A GPU, supporting resizable BAR, must ensure that it can keep the display up and showing a static image during the reprogramming of the BAR.
This feature is rather important for graphics hardware, because the PCI BARs are usually limited to 256MB while on modern cards you can easily find 4GB or more VRAM. The end result is that only a fraction of that VRAM is CPU accessible, causing a whole bunch of workarounds in the driver stack for that hardware.
AMD says that with SAM they can access all of the GPU memory, thus removing any bottlenecks. This will also allow for faster performance. In conventional Windows-based PC systems, processors can only access a fraction of graphics memory (VRAM) at once, limiting system performance.
With AMD Smart Access Memory, the data channel gets expanded to harness the full potential of GPU memory, utilizing the bandwidth of PCI Express to remove the bottlenecks and increase performance.
To explain this feature in more details, AMD’s new Smart Access Memory feature will boost the overall gaming performance by optimizing the data transfer between the CPU and the GPU.
What this basically means is that the Radeon RX 6000 GPUs can now work and operate in tandem with AMD’s Ryzen 5000-series processors, provided you use a 500-series compatible motherboard, through this new Smart Access Memory feature.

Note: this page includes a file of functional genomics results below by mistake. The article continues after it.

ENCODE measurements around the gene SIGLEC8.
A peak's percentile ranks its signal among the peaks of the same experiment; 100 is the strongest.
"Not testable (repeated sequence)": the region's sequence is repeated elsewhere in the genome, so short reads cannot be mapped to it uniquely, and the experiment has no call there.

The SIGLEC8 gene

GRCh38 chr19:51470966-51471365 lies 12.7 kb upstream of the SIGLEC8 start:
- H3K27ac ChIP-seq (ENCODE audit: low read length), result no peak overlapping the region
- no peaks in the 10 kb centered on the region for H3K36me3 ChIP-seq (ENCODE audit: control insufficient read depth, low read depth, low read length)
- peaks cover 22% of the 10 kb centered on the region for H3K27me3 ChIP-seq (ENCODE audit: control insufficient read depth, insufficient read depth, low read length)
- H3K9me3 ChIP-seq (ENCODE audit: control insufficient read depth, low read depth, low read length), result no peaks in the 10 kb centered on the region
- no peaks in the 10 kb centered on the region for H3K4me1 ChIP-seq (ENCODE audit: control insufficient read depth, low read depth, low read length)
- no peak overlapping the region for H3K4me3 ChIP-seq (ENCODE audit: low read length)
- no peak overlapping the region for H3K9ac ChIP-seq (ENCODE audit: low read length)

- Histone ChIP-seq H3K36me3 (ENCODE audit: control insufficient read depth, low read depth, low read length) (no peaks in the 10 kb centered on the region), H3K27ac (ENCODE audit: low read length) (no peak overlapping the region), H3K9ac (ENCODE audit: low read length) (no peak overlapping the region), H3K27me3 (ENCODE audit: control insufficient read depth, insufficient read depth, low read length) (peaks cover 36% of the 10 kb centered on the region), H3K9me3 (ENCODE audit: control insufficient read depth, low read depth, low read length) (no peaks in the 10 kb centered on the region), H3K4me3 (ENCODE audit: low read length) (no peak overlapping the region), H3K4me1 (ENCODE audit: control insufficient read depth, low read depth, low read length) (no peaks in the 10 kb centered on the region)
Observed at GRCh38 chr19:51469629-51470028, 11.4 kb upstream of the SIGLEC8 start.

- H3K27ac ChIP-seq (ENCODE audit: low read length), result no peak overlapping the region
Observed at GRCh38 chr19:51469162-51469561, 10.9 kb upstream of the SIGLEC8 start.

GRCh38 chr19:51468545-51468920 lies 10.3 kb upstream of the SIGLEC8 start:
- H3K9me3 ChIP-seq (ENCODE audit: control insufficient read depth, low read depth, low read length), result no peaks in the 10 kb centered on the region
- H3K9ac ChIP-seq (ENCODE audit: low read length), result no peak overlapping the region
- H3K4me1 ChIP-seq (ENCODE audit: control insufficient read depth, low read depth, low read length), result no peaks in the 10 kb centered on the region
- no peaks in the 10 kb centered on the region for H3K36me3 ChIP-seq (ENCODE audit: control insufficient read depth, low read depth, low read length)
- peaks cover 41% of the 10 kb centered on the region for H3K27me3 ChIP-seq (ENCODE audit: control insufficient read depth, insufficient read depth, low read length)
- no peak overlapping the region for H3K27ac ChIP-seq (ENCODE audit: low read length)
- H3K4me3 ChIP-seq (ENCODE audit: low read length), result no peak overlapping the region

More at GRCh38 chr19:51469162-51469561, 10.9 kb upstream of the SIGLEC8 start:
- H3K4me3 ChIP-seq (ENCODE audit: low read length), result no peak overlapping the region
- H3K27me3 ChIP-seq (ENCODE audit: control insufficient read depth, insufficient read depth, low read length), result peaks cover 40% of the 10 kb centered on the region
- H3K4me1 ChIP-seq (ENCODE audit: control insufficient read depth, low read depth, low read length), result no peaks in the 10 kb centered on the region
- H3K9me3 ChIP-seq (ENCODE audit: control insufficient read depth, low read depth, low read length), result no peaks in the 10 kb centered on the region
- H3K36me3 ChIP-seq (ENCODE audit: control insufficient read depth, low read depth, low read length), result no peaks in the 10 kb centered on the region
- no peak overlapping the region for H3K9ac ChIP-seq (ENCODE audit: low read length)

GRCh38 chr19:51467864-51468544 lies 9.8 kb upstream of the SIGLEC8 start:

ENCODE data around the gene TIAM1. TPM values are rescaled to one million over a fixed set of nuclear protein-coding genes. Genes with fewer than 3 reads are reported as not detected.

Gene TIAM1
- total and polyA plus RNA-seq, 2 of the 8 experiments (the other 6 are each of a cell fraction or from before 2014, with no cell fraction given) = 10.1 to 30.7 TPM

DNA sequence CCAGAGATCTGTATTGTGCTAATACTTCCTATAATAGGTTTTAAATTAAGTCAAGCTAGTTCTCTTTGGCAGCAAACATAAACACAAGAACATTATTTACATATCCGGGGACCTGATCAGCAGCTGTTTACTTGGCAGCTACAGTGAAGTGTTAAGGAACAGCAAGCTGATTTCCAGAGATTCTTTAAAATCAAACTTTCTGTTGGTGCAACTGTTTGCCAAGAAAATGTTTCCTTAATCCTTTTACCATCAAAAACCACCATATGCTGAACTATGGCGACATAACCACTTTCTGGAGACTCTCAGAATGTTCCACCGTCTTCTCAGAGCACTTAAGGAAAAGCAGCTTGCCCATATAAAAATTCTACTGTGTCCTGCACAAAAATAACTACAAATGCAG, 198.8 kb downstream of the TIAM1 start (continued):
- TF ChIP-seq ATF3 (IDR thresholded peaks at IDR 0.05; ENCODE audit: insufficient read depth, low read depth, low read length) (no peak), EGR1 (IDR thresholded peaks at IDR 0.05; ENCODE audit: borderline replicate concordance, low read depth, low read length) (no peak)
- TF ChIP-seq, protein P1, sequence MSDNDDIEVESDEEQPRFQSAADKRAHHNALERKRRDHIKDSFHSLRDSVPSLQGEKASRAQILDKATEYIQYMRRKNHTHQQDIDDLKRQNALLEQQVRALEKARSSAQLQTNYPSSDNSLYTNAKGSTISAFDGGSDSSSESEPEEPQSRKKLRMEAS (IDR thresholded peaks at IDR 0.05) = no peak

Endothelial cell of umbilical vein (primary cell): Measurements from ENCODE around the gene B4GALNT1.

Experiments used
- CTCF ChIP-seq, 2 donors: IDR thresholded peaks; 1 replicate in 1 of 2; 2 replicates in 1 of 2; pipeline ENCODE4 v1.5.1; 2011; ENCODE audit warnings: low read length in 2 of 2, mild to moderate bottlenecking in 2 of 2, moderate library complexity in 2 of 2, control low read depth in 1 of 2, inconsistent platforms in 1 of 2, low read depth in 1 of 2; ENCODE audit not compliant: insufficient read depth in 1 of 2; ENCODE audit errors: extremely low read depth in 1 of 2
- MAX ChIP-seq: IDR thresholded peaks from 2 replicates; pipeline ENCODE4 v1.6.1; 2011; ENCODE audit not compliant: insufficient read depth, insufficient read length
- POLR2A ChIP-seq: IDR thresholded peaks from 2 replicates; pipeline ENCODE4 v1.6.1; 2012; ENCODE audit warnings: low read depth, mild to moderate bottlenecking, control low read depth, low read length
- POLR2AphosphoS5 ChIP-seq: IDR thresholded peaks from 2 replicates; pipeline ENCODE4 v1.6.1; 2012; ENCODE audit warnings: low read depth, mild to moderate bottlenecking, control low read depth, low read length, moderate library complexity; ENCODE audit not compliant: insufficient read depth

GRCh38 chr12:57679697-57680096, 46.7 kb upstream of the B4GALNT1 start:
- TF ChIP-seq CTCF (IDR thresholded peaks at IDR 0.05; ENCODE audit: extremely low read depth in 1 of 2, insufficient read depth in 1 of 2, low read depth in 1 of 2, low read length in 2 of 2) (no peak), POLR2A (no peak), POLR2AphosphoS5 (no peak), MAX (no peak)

Smart Access Memory aims at optimizing both the GPU and CPU to offer the best possible performance when they operate in tandem.
According to the concept, once you enable the Smart Memory Access feature in the RX 6000 card’s VBIOS and the motherboard BIOS, both the CPU and GPU will gain full access to each other’s memory. Doing this will maximize data transfer and performance between the CPU and the GPU’s VRAM.
Smart Access Memory helps boost performance by enabling faster data transfer speeds between the CPU and GPU. And by pairing this efficient data transfer smart access feature with the new AMD 128MB Infinity Cache feature might help boost the throughput between the CPU and the GPU as well.
The new Infinity Cache takes advantage of the GPU’s data paths to maximize performance while minimizing the data movement and power within the GPU itself.
According to AMD, Infinity Cache delivers a 10% increase in power efficiency and it also doubles the bandwidth (almost 117% increase), all at a lower power than traditional memory.
Infinity Cache is based on the Zen CPU’s L3 cache design. Infinity Cache boosts performance-per-clock scaling as frequency increases largely because the GPU is now less constrained by external memory bandwidth limits. The Infinity Cache also boosts ray tracing performance, as more of the data set is kept closer to the compute units to feed.
Most importantly, AMD says that individual game developers will have to optimize games for this new Smart Memory Access feature. As such, it could take six to twelve months before we can see this new tech in games.
Lastly, AMD’s Radeon RX 6000 GPUs will also support the DirectStorage API, which might help reduce the game load times. It remains to be seen how much of a performance boost this SAM feature gives on both AMD and Nvidia’s ecosystem.
Stay tuned for more!